Freedom of the press, freedom of speech, freedom of consistency

From whence cometh this sudden sensitivity and loath to offend? Why have news organizations which would normally publish pretty much anything which wasn’t illegal or patently untrue decided that restraint is the order of the day? Why the concern about Muslims when the feelings of other sects receive no such attention? Michelle Malkin’s article, with numerous links. Not suggesting that any media outlet go out of their way to upset a group of people, but I have no recall of this tiptoe activity in the past. Deference to one disparages the remainder, in this scenario.

I’ve started to develop a new philosophy that I think people should apply in situations like this. Here’s my new philosophy:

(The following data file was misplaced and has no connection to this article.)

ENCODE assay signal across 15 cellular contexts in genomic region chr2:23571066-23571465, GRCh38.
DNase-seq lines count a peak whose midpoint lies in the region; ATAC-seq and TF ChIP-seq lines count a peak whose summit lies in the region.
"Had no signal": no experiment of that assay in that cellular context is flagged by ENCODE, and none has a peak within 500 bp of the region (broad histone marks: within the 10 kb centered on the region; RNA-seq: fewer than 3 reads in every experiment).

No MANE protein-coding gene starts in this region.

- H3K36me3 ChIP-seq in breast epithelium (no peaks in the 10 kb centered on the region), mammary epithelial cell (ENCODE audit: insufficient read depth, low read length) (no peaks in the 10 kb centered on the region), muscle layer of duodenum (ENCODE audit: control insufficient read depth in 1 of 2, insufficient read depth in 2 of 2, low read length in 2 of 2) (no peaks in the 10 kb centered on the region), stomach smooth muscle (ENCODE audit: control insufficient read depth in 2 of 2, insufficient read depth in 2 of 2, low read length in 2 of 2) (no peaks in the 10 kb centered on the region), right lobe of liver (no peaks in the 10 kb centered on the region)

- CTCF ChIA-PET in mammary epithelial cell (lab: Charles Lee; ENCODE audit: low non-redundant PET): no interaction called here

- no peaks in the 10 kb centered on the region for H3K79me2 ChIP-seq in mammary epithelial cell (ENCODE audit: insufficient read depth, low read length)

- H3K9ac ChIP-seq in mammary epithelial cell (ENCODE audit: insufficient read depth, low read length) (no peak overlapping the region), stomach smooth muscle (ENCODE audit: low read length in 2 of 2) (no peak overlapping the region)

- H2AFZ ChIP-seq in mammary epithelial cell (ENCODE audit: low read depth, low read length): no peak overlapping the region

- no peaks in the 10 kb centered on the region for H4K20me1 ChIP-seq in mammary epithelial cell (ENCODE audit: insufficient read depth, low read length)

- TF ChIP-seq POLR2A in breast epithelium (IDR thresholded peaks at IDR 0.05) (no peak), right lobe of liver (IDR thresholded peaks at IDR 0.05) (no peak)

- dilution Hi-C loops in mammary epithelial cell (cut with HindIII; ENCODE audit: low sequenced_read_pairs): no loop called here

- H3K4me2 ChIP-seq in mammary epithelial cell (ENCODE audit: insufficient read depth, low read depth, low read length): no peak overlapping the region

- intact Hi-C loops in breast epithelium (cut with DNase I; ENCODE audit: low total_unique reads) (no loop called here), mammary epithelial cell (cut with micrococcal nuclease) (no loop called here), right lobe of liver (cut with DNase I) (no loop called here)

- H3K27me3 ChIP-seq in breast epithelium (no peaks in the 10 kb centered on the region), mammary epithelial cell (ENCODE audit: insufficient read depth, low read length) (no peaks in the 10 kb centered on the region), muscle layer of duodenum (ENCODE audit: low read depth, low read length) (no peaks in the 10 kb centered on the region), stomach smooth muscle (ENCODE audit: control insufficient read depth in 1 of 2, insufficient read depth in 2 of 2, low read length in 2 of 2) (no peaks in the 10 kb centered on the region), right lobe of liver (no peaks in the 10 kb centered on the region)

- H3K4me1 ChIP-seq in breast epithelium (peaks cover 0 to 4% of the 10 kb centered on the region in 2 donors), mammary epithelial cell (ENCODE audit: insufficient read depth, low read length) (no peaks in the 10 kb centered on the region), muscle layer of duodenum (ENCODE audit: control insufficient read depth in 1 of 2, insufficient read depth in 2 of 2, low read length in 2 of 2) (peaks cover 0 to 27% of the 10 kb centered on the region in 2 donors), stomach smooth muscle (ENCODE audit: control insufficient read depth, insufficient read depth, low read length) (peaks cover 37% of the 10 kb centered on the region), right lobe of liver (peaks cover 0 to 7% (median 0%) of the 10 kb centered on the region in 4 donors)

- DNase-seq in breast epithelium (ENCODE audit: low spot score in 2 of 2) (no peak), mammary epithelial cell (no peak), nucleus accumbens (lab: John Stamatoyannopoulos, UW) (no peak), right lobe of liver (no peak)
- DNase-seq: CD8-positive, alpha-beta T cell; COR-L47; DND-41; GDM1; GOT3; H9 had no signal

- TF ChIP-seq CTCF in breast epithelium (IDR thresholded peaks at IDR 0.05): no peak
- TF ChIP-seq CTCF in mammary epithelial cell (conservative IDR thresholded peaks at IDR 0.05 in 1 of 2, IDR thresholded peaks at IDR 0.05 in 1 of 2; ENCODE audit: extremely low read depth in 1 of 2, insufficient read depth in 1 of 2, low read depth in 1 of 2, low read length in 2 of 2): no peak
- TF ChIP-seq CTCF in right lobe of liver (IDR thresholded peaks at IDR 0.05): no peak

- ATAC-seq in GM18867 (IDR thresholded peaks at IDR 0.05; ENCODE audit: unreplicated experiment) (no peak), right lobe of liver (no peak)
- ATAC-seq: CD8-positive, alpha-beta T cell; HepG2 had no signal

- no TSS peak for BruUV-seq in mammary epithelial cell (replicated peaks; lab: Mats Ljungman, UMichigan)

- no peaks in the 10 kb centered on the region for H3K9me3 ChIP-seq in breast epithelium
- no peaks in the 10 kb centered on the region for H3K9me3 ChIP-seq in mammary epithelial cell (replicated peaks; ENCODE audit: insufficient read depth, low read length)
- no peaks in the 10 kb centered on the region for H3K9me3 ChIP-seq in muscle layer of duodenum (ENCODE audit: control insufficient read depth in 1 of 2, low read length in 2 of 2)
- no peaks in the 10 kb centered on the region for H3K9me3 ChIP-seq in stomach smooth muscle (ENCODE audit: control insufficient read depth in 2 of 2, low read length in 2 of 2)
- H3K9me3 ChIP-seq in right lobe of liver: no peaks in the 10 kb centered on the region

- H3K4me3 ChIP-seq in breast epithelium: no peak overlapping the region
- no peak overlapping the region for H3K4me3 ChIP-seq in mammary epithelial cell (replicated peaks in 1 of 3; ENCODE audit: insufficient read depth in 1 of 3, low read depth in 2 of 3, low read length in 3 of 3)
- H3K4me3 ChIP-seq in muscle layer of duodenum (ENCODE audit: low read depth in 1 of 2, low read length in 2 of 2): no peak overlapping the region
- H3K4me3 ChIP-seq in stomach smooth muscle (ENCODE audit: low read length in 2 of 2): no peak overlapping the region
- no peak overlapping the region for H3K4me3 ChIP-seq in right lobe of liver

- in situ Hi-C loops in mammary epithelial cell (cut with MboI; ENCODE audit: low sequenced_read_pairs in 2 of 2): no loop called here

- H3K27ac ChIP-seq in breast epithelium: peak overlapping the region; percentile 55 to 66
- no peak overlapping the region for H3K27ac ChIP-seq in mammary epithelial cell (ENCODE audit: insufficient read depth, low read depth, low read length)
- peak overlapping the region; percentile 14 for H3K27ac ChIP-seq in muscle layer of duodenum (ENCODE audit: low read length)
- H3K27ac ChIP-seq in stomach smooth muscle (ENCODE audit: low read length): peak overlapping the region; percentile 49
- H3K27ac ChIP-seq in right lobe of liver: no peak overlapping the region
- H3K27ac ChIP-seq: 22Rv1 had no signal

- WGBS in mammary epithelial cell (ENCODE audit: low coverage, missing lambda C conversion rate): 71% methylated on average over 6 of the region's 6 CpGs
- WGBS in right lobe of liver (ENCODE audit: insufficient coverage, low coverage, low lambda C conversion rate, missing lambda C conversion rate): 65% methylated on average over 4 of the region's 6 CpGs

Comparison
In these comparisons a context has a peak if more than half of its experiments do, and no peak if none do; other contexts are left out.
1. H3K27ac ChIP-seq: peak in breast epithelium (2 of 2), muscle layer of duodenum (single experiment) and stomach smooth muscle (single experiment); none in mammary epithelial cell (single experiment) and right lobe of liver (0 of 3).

Lighten up.

To clarify, I think NBC, CNN, etc. should lighten up and show the cartoon, in the context of “The cartoon we’re about to show is controversial and potentially offensive. This network does not condone the views expressed by this cartoon.” I didn’t mean that the OP should lighten up, and I realized it might have come across that way.

Maybe because media outlets got so raked over the coals last year for allegedly kicking up an irresponsible and unnecessary shitstorm over anti-Islamic sacrilege issues?

Once bitten, twice shy?

I don’t believe that CNN is in the habit of showing patently racist or antisemitic cartoons either, and they sure as hell never say anything to offend Christians.

Freedom of the Press also means the freedom NOT to publish things and TV news is a business. They believe it’s better for their business not to offend segmnents of their audience unnecessarily. Funny how conservatives never get upset about the abject pandering to Christiams that permeates the media.